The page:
The impact this has on job growth, investment, and development is that the tourists who are willing to travel to the Caribbean are so influenced by this narrative that they flock to the corporate owned, multi-million dollar, all-inclusive resorts.

This in large part deprives the small-business owning middle class the opportunity for their businesses to benefit from these tourist dollars.

To challenge the violence narrative in this way however also requires a challenge to the narratives that surround violence in the Caribbean.

The narratives that suggest that this violence must stem from either lack of opportunity (i.e. – high unemployment) or from something systemic in the culture. Starting with the former, using the same cities and countries as a comparison, there does not appear to be a direct correlation between unemployment and murder rate.

In Jamaica, where the murder rate was 41, unemployment was high at 14.3 percent, according to the World Bank.
In Trinidad & Tobago, while the murder rate was only slightly better at 37.9, the unemployment rate was much lower at 4.8 percent.

Comparatively, the aforementioned city of New Orleans with its high murder rate of 53.19 had an unemployment rate of 4.7 percent and was seeing strong job growth in 2012 as it continues to rebuild from Hurricane Katrina and recover from the economic recession.

Some might suggest that, rather than high unemployment, it is income inequality that creates the perceived higher rates of violence in the Caribbean and contributes to this narrative.

Counter to this suggestion, United States President Barack Obama himself has noted that income inequality is roughly the same between the United States and Jamaica.

If the narrative is going to be that the Caribbean is a more violent place than others, but neither unemployment nor income inequality are the culprits, then societal factors must be to blame.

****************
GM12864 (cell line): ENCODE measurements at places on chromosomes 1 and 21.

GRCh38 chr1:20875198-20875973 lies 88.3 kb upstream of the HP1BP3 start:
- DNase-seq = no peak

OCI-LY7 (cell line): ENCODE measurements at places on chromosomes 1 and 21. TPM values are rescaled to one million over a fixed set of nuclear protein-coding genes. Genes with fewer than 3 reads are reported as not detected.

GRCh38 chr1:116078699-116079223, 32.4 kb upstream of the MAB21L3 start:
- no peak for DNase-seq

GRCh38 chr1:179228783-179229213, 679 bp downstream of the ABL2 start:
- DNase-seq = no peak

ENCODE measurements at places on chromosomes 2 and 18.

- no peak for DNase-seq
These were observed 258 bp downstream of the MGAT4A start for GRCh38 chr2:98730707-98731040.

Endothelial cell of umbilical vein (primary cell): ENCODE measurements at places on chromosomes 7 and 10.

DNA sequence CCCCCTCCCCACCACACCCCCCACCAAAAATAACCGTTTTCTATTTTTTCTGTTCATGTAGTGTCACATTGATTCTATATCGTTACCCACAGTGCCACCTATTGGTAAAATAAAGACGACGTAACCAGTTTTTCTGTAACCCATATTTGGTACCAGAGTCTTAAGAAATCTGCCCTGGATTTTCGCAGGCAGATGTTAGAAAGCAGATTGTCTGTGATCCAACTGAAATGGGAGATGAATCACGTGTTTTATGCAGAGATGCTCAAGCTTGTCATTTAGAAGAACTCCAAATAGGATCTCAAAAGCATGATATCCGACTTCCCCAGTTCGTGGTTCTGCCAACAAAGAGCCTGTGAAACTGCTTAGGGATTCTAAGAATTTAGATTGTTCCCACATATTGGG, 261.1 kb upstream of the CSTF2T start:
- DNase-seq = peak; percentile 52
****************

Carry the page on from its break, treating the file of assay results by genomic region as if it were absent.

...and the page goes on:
Again, the evidence does not support this narrative.

If one looks at the murder rates of the two Caribbean states cited previously as well as the murder rates of the American cities cited previously and compares them with the murder rate of Miami, a city with one of the largest concentrations of members of the Caribbean Diaspora in the United States, it is found that the murder rate for Miami (16.65) is much lower.

All of this is not to say that violence is not a problem that must be dealt with by each Caribbean state.

It is, however, to suggest that the narrative of the Caribbean as a dangerous place is misguided.

If it is unwise and unfair to label an entire city as violent because of these statistics, then Caribbean states must fight having their entire country labeled as violent. More importantly, for investment, for development, and for societal morale, Caribbean politicians and government officials must be cognizant of this narrative and actively work to change it.

They must be watchful of the message that they convey and seek to help challenge the current narrative while addressing the serious challenges that exist.

While it is politically expedient to stand in outrage against the “rampant crime that plagues our society,” it does nothing to change the narrative for the Caribbean. And a change in the narrative is desperately needed if one hopes to continue to attract, not just tourists, but investment and development.